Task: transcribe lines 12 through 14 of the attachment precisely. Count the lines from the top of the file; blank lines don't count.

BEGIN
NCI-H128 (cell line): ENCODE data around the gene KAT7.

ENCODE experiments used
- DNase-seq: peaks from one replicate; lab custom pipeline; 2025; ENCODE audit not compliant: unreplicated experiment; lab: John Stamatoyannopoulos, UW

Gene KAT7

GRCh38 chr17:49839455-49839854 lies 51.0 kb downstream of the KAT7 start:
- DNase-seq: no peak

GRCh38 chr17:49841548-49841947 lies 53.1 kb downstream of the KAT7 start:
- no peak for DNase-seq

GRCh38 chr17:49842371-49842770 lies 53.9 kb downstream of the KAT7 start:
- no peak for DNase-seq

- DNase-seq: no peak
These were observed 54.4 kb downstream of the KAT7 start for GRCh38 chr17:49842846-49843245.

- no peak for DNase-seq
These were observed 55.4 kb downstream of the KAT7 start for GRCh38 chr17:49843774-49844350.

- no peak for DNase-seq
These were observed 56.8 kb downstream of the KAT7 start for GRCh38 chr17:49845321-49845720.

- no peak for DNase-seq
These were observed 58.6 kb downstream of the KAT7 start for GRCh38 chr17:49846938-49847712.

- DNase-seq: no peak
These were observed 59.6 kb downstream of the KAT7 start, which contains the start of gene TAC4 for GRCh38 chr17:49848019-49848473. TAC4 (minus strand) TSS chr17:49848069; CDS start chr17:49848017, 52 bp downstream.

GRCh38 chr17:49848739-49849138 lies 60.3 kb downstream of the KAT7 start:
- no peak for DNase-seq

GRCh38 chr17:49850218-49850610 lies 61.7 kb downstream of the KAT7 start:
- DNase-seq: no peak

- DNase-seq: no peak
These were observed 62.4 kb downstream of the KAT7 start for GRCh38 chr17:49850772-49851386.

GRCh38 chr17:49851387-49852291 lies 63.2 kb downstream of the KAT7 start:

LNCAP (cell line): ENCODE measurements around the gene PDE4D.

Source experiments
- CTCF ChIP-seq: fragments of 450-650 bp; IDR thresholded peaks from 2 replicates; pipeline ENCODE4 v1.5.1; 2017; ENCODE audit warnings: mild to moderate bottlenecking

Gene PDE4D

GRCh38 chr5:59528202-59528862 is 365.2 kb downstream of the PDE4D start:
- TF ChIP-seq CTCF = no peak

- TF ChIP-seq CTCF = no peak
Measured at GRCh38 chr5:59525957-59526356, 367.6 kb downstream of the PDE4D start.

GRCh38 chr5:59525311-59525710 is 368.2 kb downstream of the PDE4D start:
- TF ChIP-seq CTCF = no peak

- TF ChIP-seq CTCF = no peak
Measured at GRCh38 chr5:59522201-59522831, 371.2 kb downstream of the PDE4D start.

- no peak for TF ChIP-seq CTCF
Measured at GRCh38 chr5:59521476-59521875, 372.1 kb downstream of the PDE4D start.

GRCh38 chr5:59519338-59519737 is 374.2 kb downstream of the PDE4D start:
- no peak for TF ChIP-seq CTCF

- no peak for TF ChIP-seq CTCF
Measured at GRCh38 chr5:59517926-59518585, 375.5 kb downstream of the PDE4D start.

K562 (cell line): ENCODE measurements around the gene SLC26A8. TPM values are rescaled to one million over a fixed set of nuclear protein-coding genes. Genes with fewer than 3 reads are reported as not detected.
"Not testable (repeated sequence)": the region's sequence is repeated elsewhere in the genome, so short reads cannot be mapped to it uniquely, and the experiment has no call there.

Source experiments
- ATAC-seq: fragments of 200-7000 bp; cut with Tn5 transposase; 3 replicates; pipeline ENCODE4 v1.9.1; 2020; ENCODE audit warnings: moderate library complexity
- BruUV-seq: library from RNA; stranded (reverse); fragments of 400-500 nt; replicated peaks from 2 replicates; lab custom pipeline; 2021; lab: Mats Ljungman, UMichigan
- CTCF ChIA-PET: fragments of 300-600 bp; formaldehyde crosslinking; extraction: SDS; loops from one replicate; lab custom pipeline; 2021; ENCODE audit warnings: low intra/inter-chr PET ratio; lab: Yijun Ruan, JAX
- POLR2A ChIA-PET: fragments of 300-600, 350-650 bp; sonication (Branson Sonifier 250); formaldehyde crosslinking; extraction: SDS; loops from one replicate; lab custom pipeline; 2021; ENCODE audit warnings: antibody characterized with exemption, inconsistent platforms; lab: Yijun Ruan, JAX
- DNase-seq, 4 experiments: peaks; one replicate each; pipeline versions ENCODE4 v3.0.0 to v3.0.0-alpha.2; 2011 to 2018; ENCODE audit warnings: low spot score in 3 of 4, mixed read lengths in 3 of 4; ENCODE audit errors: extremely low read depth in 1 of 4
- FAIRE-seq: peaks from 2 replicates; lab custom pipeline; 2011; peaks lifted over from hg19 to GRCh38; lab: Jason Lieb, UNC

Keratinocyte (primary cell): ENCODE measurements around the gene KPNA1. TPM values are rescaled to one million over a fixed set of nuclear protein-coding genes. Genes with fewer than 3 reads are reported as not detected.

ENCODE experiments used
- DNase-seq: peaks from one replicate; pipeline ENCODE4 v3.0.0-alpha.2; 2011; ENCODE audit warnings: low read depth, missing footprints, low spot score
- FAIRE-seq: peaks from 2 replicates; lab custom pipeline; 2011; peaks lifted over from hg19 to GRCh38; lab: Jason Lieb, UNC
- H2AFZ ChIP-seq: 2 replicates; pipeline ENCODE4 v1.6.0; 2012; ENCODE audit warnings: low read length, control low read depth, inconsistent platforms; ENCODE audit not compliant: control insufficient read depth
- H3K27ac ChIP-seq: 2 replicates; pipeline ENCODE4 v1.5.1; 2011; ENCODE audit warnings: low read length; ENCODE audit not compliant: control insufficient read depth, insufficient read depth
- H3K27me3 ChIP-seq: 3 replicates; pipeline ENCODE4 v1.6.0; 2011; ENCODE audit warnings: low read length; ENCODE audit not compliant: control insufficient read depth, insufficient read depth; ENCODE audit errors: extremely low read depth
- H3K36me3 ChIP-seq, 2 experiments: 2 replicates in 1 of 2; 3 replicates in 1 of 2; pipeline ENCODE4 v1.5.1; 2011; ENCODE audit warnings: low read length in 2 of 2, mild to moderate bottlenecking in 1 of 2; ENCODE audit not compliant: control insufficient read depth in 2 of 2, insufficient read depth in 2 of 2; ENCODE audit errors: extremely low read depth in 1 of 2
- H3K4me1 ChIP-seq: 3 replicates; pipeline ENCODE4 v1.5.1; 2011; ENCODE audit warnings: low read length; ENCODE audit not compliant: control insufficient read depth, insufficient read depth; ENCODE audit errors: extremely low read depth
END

These were observed 54.4 kb downstream of the KAT7 start for GRCh38 chr17:49842846-49843245.

- no peak for DNase-seq
These were observed 55.4 kb downstream of the KAT7 start for GRCh38 chr17:49843774-49844350.